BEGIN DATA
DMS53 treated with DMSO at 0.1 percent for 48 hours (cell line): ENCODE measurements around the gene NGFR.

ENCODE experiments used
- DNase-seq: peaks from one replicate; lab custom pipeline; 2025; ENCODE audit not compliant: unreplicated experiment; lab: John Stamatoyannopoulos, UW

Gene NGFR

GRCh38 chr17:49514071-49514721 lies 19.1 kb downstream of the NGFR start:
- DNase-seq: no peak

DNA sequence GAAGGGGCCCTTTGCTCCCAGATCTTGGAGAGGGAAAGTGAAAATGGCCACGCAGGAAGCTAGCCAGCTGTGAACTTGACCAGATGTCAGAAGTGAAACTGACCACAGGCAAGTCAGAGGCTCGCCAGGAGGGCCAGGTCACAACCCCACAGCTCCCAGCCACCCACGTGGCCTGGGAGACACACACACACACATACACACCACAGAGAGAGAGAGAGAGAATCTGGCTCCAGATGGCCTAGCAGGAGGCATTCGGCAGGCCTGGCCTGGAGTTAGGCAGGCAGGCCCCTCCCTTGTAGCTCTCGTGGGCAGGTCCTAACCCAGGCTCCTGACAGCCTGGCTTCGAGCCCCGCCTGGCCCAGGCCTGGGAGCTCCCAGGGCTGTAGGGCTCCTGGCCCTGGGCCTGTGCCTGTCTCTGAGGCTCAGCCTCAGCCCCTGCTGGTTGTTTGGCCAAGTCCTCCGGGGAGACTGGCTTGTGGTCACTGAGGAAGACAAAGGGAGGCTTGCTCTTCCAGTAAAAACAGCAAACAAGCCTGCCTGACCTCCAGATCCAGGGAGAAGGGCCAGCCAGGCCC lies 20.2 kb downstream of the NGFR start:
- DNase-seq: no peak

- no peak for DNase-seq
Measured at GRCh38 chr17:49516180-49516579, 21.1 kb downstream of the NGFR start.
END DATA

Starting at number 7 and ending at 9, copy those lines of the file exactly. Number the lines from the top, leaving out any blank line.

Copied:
DNA sequence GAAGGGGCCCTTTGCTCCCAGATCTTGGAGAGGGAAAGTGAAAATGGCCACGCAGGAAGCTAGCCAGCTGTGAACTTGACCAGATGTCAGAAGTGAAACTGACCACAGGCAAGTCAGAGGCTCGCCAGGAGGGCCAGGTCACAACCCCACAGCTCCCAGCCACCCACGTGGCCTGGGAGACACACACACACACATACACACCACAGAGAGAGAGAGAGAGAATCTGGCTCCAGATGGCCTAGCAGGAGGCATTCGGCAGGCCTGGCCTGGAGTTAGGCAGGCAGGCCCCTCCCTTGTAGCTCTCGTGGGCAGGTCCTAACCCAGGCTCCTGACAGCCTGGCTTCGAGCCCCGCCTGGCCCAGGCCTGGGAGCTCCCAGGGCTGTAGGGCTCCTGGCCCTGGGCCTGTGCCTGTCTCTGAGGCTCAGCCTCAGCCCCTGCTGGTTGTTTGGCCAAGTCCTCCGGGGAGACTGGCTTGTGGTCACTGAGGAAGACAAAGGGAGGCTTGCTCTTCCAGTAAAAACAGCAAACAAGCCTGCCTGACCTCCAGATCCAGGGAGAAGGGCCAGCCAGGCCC lies 20.2 kb downstream of the NGFR start:
- DNase-seq: no peak

- no peak for DNase-seq